Depression is an isolating and debilitating disease. However, the truth is that depression is more common than many realize. Depression affects nearly 9 percent of American citizens, and there are many more people who suffer from the symptoms of depression, but have not officially been diagnosed with depression. If you’re feeling depressed, that doesn’t mean something is wrong with you. It simply means that you’re human.
The good news is that you don’t have to stay depressed. Here are some things that you can do to help you to feel a little better at those moments when you’re feeling down.
Studies have shown that physical exercise can be as effective as anti-depressant medication. Exercise gets your blood flowing and helps you to feel better about yourself. Additionally, engaging in exercise can take your mind off of the things that bother you. You don’t need to embark upon a vigorous exercise regimen to see results, either. A simple walk or yoga workout can be all you need to start feeling better.
Eat a Healthy Meal
Many people turn to food when they’re feeling down, indulging in large quantities of comfort foods. However, a sensible and healthy meal is more effective in terms of helping you to turn your spirits around. A good meal demonstrates a commitment to helping you feel better, and the nutrients found in healthy foods will boost your spirits.
Call a Friend
It’s normal to feel alone when depression hits. While reaching out to a friend might seem unnatural at these times, it’s actually one of the best things you can do. Just getting things out into the open can be truly beneficial. Also, letting a trusted friend know what’s going on in your life can help them to understand your situation as you try to make things better.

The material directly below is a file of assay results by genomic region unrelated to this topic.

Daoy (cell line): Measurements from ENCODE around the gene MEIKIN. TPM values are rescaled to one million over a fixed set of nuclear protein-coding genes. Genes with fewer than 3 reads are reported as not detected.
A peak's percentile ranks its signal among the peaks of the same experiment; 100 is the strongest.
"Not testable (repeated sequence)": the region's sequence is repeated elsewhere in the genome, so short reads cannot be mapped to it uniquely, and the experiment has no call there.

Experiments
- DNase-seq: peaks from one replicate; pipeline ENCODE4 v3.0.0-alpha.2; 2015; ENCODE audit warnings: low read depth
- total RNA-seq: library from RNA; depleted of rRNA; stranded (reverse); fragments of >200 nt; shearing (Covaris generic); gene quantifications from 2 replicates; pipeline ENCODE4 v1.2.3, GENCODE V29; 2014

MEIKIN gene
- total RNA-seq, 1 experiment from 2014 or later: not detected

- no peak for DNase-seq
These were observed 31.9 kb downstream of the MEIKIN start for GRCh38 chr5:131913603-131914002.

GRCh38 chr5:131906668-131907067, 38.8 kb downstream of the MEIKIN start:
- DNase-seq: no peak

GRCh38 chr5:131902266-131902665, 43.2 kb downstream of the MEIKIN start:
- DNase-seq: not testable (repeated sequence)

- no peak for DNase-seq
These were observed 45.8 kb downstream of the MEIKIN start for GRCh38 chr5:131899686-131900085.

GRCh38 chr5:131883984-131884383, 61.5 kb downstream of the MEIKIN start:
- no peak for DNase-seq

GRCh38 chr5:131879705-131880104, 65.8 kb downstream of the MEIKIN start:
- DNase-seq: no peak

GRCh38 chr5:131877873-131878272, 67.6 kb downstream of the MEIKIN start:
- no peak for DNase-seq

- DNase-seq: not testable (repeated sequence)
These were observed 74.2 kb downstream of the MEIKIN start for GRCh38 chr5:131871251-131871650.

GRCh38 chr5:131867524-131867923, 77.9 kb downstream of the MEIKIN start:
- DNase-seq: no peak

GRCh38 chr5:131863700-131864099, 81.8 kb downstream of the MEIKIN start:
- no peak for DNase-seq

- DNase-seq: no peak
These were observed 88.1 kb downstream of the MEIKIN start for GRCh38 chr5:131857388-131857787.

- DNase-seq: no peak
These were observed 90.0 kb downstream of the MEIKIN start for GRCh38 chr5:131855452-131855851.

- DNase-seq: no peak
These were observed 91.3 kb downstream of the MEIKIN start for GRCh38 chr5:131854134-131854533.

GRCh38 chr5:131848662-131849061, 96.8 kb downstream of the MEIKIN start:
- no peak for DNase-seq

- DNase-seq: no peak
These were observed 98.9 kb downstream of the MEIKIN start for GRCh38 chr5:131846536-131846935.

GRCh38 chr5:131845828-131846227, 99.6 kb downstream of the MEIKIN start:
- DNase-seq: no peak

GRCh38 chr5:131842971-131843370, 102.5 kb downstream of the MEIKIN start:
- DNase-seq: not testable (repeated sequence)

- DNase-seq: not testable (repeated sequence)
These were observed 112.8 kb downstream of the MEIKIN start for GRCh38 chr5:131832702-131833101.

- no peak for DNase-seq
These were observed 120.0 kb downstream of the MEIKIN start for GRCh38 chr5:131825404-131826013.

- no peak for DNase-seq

As helpful as it can be to confide in a friend, not everyone feels comfortable reaching out to another person. Finding a way to express yourself can give you a similar release. Writing about your feelings, drawing a picture or playing an instrument can provide a creative outlet that enables you to unburden yourself and create something positive in the process.
Turn Off Your Phone
Sometimes the non-stop connections we’ve grown accustomed to in today’s world can do more harm than good. Checking your phone constantly can make you feel worse, especially if you feel as though nobody is concerned about you. Instead of agonizing over the actions of others, take matters into your own hands and eliminate the temptation to let other people make you feel worse. Doing this will help you to focus more on the real issues that are bothering you.
Everyone is different, and everyone has their own preferred ways to feel better. Try different things out and see what works for you. If none of these tricks work, consider talking to a professional counselor to learn more about what you can do to help yourself when depression strikes.